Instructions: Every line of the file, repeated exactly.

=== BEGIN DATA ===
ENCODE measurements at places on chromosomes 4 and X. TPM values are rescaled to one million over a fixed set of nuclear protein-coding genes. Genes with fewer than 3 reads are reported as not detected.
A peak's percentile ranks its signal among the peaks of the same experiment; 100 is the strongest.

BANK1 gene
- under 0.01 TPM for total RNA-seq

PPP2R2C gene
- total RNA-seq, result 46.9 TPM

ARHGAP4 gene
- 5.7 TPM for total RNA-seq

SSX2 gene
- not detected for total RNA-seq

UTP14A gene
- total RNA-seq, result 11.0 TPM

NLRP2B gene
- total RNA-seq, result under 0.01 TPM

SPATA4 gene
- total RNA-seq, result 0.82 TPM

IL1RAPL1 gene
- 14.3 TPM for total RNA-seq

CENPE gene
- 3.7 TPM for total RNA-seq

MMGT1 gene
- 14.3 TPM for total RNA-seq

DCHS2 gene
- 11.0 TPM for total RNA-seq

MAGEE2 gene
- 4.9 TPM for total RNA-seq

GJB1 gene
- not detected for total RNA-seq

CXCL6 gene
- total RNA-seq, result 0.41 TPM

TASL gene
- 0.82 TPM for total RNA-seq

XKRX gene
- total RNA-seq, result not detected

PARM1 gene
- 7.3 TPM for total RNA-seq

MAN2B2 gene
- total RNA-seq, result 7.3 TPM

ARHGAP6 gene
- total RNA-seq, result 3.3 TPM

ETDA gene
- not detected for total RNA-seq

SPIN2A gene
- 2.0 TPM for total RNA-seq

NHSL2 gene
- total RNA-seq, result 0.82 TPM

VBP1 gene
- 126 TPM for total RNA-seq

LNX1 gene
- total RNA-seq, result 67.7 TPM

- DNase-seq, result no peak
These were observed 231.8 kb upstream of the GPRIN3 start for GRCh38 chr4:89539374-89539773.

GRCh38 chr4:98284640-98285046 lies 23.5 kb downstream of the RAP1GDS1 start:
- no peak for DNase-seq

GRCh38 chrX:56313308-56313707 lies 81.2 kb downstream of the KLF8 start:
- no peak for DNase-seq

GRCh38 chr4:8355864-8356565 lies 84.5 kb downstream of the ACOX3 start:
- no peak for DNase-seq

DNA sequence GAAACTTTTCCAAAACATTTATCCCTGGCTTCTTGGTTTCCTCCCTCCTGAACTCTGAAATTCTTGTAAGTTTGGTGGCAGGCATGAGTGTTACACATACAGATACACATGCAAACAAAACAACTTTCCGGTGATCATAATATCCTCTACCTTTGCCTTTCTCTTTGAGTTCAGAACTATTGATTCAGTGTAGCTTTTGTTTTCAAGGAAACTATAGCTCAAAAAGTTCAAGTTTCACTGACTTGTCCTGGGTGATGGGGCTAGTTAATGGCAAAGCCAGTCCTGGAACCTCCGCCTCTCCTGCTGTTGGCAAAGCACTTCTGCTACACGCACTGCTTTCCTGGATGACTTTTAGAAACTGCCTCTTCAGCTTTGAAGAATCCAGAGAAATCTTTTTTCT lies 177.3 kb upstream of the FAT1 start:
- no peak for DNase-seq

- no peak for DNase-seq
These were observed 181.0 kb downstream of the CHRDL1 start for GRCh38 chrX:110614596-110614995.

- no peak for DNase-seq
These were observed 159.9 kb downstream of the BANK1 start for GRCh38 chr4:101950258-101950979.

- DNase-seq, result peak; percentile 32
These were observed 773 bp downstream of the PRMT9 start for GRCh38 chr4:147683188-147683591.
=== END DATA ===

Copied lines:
ENCODE measurements at places on chromosomes 4 and X. TPM values are rescaled to one million over a fixed set of nuclear protein-coding genes. Genes with fewer than 3 reads are reported as not detected.
A peak's percentile ranks its signal among the peaks of the same experiment; 100 is the strongest.

BANK1 gene
- under 0.01 TPM for total RNA-seq

PPP2R2C gene
- total RNA-seq, result 46.9 TPM

ARHGAP4 gene
- 5.7 TPM for total RNA-seq

SSX2 gene
- not detected for total RNA-seq

UTP14A gene
- total RNA-seq, result 11.0 TPM

NLRP2B gene
- total RNA-seq, result under 0.01 TPM

SPATA4 gene
- total RNA-seq, result 0.82 TPM

IL1RAPL1 gene
- 14.3 TPM for total RNA-seq

CENPE gene
- 3.7 TPM for total RNA-seq

MMGT1 gene
- 14.3 TPM for total RNA-seq

DCHS2 gene
- 11.0 TPM for total RNA-seq

MAGEE2 gene
- 4.9 TPM for total RNA-seq

GJB1 gene
- not detected for total RNA-seq

CXCL6 gene
- total RNA-seq, result 0.41 TPM

TASL gene
- 0.82 TPM for total RNA-seq

XKRX gene
- total RNA-seq, result not detected

PARM1 gene
- 7.3 TPM for total RNA-seq

MAN2B2 gene
- total RNA-seq, result 7.3 TPM

ARHGAP6 gene
- total RNA-seq, result 3.3 TPM

ETDA gene
- not detected for total RNA-seq

SPIN2A gene
- 2.0 TPM for total RNA-seq

NHSL2 gene
- total RNA-seq, result 0.82 TPM

VBP1 gene
- 126 TPM for total RNA-seq

LNX1 gene
- total RNA-seq, result 67.7 TPM

- DNase-seq, result no peak
These were observed 231.8 kb upstream of the GPRIN3 start for GRCh38 chr4:89539374-89539773.

GRCh38 chr4:98284640-98285046 lies 23.5 kb downstream of the RAP1GDS1 start:
- no peak for DNase-seq

GRCh38 chrX:56313308-56313707 lies 81.2 kb downstream of the KLF8 start:
- no peak for DNase-seq

GRCh38 chr4:8355864-8356565 lies 84.5 kb downstream of the ACOX3 start:
- no peak for DNase-seq

DNA sequence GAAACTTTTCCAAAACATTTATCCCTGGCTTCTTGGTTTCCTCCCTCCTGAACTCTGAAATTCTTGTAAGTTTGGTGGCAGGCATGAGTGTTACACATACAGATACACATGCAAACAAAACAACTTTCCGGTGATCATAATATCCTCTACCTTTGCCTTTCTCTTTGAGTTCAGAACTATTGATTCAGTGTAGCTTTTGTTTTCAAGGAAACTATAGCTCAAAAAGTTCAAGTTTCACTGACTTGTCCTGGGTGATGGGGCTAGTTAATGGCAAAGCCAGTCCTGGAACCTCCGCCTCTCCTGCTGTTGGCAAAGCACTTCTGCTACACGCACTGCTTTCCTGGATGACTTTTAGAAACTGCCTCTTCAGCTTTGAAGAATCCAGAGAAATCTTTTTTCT lies 177.3 kb upstream of the FAT1 start:
- no peak for DNase-seq

- no peak for DNase-seq
These were observed 181.0 kb downstream of the CHRDL1 start for GRCh38 chrX:110614596-110614995.

- no peak for DNase-seq
These were observed 159.9 kb downstream of the BANK1 start for GRCh38 chr4:101950258-101950979.

- DNase-seq, result peak; percentile 32
These were observed 773 bp downstream of the PRMT9 start for GRCh38 chr4:147683188-147683591.